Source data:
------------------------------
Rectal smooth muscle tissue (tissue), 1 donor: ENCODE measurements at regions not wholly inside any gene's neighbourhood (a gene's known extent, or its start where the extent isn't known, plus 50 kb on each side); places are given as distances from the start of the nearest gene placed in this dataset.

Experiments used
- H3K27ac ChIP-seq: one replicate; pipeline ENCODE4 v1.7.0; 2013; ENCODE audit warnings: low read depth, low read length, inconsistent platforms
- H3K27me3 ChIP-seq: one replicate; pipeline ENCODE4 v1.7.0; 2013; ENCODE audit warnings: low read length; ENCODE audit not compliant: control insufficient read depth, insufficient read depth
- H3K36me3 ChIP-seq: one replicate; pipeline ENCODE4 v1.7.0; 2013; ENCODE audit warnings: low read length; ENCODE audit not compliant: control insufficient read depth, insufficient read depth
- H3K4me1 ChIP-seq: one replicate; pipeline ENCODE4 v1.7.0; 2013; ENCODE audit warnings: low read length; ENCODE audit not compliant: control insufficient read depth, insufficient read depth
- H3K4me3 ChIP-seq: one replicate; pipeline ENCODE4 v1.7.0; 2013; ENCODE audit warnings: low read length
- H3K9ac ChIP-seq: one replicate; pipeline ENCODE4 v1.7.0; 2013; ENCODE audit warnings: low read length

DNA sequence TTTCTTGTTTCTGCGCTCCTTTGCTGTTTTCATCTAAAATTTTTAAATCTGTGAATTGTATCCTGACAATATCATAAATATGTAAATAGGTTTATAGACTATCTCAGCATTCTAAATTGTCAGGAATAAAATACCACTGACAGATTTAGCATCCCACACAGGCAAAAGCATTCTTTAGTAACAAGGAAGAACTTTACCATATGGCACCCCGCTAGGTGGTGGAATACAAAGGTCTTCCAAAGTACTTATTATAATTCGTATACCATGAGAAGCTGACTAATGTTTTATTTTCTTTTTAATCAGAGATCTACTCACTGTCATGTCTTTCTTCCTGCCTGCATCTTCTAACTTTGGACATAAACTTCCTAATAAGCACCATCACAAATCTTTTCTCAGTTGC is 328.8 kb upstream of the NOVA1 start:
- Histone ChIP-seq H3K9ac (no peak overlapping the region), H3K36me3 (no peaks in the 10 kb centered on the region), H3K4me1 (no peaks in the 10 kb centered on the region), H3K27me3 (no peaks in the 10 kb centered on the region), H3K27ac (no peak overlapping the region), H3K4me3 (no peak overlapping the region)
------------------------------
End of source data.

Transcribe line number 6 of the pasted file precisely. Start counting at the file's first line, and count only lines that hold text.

- H3K4me1 ChIP-seq: one replicate; pipeline ENCODE4 v1.7.0; 2013; ENCODE audit warnings: low read length; ENCODE audit not compliant: control insufficient read depth, insufficient read depth